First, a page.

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Long tail is the new religion at Google these days….it seems. If I had a Google share for the number of times I heard that today well I will be buying a brand new wardrobe – from Brooks Brothers. I could not help but notice that […]

Long tail is the new religion at Google these days….it seems. If I had a Google share for the number of times I heard that today well I will be buying a brand new wardrobe – from Brooks Brothers. I could not help but notice that lately, not just Google but almost everyone is using the long tail charts instead of bubble 1.0 icon, the hockey stick chart.

  1. Anyone else getting the feeling that with all the expansion and hiring that google has done that they’re finding it harder and harder to keep on the cutting edge. I just keep comparing the recent products/services from Google to those of Yahoo and even Microsoft. They just don’t seem to be quite there.

    “Long tail is the new religion at Google these days is long tail.”
    :)

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  2. today in the news, I heard the story of the baby squirrels that had gotten their tails all tangled up? they had to be surgically separated … and all lost part of their tail! not necessary relevant, it’s just that the word ‘tail’ in your post made me think of that.

    on that note though, can a long tail be of danger to the specie? it seems reasonable to think that in certain situations it could become a weak/vulnerable body part … or if it’s so long that it takes a while for the nerves to transfer any signals from the tip of the tail, like if it’s been bitten or infected? that could be as bad as your left foot not knowing what your right foot doing, eh?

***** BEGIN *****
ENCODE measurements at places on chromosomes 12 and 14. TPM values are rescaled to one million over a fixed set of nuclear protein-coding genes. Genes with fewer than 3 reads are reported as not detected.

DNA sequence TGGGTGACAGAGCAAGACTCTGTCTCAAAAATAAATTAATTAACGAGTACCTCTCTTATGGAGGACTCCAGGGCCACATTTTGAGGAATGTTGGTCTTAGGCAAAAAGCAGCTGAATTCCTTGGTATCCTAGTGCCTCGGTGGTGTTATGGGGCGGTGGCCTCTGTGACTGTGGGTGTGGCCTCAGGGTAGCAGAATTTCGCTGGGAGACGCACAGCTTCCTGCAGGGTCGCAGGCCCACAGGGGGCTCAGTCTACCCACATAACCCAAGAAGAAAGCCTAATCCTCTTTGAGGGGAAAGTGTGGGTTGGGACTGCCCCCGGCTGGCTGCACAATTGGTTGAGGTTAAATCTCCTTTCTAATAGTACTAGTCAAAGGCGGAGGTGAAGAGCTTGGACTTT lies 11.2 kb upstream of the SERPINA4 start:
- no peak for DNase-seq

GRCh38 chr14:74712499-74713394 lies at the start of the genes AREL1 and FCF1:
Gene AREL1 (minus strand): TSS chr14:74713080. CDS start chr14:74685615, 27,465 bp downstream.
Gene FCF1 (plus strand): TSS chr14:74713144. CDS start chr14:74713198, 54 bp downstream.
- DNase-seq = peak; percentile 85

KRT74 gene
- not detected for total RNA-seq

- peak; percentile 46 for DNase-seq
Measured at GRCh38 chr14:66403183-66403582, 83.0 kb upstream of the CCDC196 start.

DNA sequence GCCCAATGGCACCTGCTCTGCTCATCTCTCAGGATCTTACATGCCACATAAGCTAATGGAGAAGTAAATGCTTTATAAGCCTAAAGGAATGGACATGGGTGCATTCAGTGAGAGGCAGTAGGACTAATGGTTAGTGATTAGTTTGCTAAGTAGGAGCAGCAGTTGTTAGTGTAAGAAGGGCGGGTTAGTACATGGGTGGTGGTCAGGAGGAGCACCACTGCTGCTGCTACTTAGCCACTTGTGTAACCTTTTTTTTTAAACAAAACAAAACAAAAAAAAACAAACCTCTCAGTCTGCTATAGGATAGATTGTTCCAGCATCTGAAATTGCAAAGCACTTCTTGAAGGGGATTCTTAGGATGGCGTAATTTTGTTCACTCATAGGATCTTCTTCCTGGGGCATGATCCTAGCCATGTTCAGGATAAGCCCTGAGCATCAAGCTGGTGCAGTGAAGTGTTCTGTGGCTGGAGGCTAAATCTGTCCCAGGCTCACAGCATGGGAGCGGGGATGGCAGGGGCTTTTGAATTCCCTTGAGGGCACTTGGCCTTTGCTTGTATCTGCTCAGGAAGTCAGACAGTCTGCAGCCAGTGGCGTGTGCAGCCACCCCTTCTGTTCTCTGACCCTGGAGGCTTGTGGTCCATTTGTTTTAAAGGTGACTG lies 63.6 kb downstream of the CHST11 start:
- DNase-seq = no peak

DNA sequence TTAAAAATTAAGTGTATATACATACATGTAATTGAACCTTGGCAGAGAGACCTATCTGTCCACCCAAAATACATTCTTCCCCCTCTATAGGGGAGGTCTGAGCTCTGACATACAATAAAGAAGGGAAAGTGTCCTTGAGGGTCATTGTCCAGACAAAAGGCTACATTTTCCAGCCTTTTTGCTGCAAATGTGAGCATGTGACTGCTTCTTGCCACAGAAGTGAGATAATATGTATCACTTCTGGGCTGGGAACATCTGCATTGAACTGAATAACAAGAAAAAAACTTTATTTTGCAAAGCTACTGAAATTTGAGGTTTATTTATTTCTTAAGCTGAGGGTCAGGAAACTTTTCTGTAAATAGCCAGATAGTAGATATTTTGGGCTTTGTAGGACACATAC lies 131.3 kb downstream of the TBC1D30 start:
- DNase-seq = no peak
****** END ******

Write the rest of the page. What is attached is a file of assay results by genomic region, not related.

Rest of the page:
hmm, I am going to google this potential problem … maybe they have an ad or two that points me to the right place for an answer ;)

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  3. Not to turn this into a new product brainstorm for Google or anything, but given the comment above by Eric B. re: Google’s latest products being a bit off the cutting edge, I’m curious about what else they could do with the technology that got them started in the first place, “search.”

    They moved on the book/library search idea, which I thought was great, but ran into copyright issues, etc. I haven’t heard or seen anything else since. Could they enter more niche markets with search technology like the scientific market? It would be hard to get the advertising revenue in a lot of these markets, but I am curious if their actual search technology could be monetized in other ways.

    Does Google video eventually get them into the IPTV space, with them taking over as the main screen when you turn on your TV to search for programming?

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  4. About Google in the scientific market, they are already there (Google Scholar). I don’t think I ever saw an add in Scholar but I use Gmail to receive content alerts for several scientific journals and along side those I see a lot of ads for specific lab equipment and such.
    There is a lot more they could do since there is so much specific meta-data to tap in research papers but the potential market for these type of tools (researchers) is probably so small that it might not be worth the efforts. It might be interesting to know that the most used (and still the best) of such research oriented search tools is not free and universities and institutes pay for access.

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  5. Great, I only have to rotate my Web 1.0 hockey-stick graphs 90-degrees CW to use in my Web 2.0 pitch!

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  6. Seems like if Yahoo can catch up on Search TAC, Google will all of a sudden be about 5 years behind them on most vectors that they are driving towards (mail, content, syndication, mobile, living room).

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